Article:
For moderate cracks and chips, dental veneers may be an option. Veneers are wafer-thin shells made of translucent material that go over the front surfaces of teeth. Custom-made from a model of your smile, veneers are securely cemented on to give you a restoration that looks natural and lasts for a long time.

It’s often possible to fix minor chips with dental bonding—and this type of restoration can frequently be done in just one office visit. In this procedure, layers of tooth-colored resin are applied to fill in the parts of the tooth that are missing, and then hardened by a special light. While it may not be as long-lasting as some other restoration methods, bonding is a relatively simple and inexpensive technique that can produce good results.

If you would like more information about emergency dental treatment, please contact us or schedule an appointment for a consultation. You can learn more by reading the Dear Doctor articles “The Field-Side Guide to Dental Injuries” and “Knocked Out Tooth.”

By Jeffery J. Johnson & Jodi B. Johnson DDS
May 07, 2019
Category: Dental Procedures

If your teeth are worn or damaged, your dentist may suggest a restorative dentistry treatment plan to hash out the issues with your smile Regular_Dentistand correct them to give you a beautiful, functional grin. However, understanding restorative dentistry and the ins-and-outs of its procedures is crucial to making an informed decision when it comes to your dental health. Find out more about restorative dentistry with Dr. Jeffery Johnson and Dr. Jodi Johnson in St. Louis, MO.

What is a restorative dentist?
Restoration dentistry focuses mainly on the function of your smile and aims to take your broken, worn, or damaged teeth and allow them to work correctly once again. A restorative dentist has extensive post-schooling training in this facet of dentistry and often undergoes ongoing education on the subject.

Can restorative dentistry help me?
Restorative dentistry can achieve many goals in various situations. If you have a broken tooth, a dental restoration such as a crown can cover the tooth to protect it against daily use and ensure that it remains intact. A restoration can also help in the case of a missing tooth. A dental bridge fills the gap and is held in place by a crown on either side. The crowns attach permanently to the healthy teeth around the gap.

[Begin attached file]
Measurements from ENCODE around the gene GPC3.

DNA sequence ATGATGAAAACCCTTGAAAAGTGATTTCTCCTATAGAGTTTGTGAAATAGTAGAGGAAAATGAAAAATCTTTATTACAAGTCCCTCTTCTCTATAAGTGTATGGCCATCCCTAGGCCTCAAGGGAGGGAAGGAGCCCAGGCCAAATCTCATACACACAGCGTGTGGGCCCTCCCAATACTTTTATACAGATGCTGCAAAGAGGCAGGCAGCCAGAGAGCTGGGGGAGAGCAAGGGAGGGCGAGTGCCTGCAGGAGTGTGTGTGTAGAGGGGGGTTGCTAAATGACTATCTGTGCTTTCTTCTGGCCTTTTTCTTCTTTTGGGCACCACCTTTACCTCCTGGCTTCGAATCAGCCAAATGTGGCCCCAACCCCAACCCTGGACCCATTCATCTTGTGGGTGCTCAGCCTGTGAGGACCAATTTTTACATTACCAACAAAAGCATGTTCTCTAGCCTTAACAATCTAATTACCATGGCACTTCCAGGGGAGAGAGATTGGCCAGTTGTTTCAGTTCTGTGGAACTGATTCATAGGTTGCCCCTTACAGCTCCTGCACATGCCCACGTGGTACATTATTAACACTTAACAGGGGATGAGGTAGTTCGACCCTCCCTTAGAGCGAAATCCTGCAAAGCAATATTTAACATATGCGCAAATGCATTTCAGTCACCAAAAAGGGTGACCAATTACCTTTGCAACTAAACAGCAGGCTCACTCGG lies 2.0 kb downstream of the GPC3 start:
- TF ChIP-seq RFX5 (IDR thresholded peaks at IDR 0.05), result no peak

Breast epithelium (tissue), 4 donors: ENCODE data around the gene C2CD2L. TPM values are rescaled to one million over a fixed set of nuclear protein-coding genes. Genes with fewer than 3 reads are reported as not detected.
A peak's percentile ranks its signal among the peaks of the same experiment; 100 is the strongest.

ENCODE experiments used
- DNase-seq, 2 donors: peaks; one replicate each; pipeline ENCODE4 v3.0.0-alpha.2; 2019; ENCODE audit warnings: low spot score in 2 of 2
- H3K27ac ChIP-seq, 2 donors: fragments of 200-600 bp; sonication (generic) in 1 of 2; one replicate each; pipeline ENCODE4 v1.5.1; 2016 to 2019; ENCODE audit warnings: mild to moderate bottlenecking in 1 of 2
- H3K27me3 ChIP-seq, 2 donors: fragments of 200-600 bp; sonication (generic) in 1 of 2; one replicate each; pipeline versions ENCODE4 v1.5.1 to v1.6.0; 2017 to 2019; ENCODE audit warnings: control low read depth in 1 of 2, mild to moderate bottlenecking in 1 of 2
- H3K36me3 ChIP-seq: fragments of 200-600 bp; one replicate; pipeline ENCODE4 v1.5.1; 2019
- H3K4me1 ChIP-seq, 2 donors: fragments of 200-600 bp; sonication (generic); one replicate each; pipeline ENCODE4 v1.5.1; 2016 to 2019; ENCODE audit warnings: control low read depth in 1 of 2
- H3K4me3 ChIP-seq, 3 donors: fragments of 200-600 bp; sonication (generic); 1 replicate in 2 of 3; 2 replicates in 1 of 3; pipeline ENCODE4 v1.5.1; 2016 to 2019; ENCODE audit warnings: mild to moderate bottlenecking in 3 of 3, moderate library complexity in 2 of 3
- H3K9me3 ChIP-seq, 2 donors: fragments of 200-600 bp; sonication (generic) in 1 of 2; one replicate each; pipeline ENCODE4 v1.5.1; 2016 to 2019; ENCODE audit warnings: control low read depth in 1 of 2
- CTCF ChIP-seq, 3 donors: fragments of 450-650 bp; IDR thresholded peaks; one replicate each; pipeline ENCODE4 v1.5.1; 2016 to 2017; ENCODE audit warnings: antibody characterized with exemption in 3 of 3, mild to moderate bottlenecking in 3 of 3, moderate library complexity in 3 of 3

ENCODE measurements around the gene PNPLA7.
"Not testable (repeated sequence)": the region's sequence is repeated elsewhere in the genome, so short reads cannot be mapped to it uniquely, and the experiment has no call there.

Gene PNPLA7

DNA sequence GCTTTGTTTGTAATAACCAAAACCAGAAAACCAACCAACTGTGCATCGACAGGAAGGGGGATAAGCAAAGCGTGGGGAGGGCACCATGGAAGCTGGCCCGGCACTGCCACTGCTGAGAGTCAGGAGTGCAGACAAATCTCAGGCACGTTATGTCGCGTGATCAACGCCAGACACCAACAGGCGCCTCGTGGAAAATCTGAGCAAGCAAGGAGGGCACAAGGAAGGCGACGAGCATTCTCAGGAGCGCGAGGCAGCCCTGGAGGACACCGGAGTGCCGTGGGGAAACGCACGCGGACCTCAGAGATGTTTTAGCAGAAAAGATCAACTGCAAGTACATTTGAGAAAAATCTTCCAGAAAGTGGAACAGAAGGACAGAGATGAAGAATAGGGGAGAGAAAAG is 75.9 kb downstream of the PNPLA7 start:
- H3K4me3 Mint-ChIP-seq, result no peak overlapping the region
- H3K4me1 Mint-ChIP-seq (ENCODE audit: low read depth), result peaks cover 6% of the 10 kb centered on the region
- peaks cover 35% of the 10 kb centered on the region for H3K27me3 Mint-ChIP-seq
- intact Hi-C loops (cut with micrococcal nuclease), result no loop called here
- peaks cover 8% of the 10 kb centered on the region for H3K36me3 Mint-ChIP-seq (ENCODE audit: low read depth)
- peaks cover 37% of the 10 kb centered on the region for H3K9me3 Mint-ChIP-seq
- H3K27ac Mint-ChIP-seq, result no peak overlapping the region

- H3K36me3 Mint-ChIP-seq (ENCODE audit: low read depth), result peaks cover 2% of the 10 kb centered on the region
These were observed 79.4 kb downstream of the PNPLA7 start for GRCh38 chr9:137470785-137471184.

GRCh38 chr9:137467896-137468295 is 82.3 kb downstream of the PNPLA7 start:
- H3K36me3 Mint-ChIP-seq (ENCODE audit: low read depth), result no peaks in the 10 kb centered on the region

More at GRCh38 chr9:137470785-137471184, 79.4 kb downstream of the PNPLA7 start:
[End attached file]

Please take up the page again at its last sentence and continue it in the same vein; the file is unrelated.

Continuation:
Restorative dentistry from our St. Louis office
A restorative dental procedure can increase the functionality of your smile while simultaneously improving its look. A restoration changes the appearance of a tooth and is customized to fit seamlessly into your smile. This allows you to correct slight imperfections, fill in a gap, or otherwise improve your smile’s aesthetic appearance to feel great about the way you look.

Don’t hesitate to increase your smile’s functionality (and your self-esteem) with restorative dental procedures to help you get a look you love. Find out more about restorative dentistry with Dr. Jeffery Johnson and Dr. Jodi Johnson in St. Louis, MO. Call (314) 427-7400 to schedule your appointment with your dentist today!

By Jeffery J. Johnson & Jodi B. Johnson DDS
March 19, 2019
Category: Dental Procedures
Tags: root resorption  

Tooth decay and periodontal (gum) disease pose the most common dangers to dental health. But there are some rare conditions that can also place teeth at risk to be on the lookout for during regular dental checkups.

One such condition is root resorption in an adult tooth, in which the root itself or its surface breaks down and is absorbed by the body. Resorption occurs naturally in a primary (“baby”) tooth so it can loosen and give way for an incoming permanent tooth. ├é┬áResorption still occurs in a limited form with young permanent teeth but should eventually stop.

Sometimes, though, it doesn’t, either from the inside of the tooth out (internal resorption) or more often from the outside in, usually around the neck-like (or “cervical”) portion of the tooth. This more common occurrence, External Cervical Resorption (ECR), can first appear as pink spots on the enamel and then progress into cavity-like areas. If not found and treated promptly, damage can occur quickly and lead to tooth loss.